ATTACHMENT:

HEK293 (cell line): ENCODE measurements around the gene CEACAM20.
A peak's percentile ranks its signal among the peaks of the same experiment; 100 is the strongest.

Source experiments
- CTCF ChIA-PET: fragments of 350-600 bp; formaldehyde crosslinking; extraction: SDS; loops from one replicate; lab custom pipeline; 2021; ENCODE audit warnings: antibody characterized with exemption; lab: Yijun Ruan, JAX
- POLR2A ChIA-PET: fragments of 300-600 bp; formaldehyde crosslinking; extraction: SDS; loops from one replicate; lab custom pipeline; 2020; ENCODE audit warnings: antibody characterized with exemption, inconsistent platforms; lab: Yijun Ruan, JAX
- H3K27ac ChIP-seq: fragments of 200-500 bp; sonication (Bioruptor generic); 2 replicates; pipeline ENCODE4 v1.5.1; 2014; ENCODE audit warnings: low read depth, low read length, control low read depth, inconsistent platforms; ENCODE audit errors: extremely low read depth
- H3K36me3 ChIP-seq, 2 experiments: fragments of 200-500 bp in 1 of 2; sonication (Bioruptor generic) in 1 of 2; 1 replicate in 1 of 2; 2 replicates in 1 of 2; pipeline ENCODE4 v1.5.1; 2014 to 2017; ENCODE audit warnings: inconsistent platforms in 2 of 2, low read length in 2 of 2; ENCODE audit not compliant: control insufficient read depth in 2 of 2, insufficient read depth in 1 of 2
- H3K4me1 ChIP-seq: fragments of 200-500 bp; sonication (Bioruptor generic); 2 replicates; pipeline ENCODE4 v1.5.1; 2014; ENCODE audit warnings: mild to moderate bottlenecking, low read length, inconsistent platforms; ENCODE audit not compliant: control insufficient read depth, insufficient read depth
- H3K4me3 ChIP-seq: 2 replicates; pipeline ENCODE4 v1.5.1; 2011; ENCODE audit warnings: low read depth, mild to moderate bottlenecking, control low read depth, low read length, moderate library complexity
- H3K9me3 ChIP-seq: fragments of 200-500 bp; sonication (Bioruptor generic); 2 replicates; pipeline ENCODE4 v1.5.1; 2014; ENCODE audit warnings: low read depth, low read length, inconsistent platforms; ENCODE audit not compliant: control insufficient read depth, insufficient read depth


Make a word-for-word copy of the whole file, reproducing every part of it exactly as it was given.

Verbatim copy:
HEK293 (cell line): ENCODE measurements around the gene CEACAM20.
A peak's percentile ranks its signal among the peaks of the same experiment; 100 is the strongest.

Source experiments
- CTCF ChIA-PET: fragments of 350-600 bp; formaldehyde crosslinking; extraction: SDS; loops from one replicate; lab custom pipeline; 2021; ENCODE audit warnings: antibody characterized with exemption; lab: Yijun Ruan, JAX
- POLR2A ChIA-PET: fragments of 300-600 bp; formaldehyde crosslinking; extraction: SDS; loops from one replicate; lab custom pipeline; 2020; ENCODE audit warnings: antibody characterized with exemption, inconsistent platforms; lab: Yijun Ruan, JAX
- H3K27ac ChIP-seq: fragments of 200-500 bp; sonication (Bioruptor generic); 2 replicates; pipeline ENCODE4 v1.5.1; 2014; ENCODE audit warnings: low read depth, low read length, control low read depth, inconsistent platforms; ENCODE audit errors: extremely low read depth
- H3K36me3 ChIP-seq, 2 experiments: fragments of 200-500 bp in 1 of 2; sonication (Bioruptor generic) in 1 of 2; 1 replicate in 1 of 2; 2 replicates in 1 of 2; pipeline ENCODE4 v1.5.1; 2014 to 2017; ENCODE audit warnings: inconsistent platforms in 2 of 2, low read length in 2 of 2; ENCODE audit not compliant: control insufficient read depth in 2 of 2, insufficient read depth in 1 of 2
- H3K4me1 ChIP-seq: fragments of 200-500 bp; sonication (Bioruptor generic); 2 replicates; pipeline ENCODE4 v1.5.1; 2014; ENCODE audit warnings: mild to moderate bottlenecking, low read length, inconsistent platforms; ENCODE audit not compliant: control insufficient read depth, insufficient read depth
- H3K4me3 ChIP-seq: 2 replicates; pipeline ENCODE4 v1.5.1; 2011; ENCODE audit warnings: low read depth, mild to moderate bottlenecking, control low read depth, low read length, moderate library complexity
- H3K9me3 ChIP-seq: fragments of 200-500 bp; sonication (Bioruptor generic); 2 replicates; pipeline ENCODE4 v1.5.1; 2014; ENCODE audit warnings: low read depth, low read length, inconsistent platforms; ENCODE audit not compliant: control insufficient read depth, insufficient read depth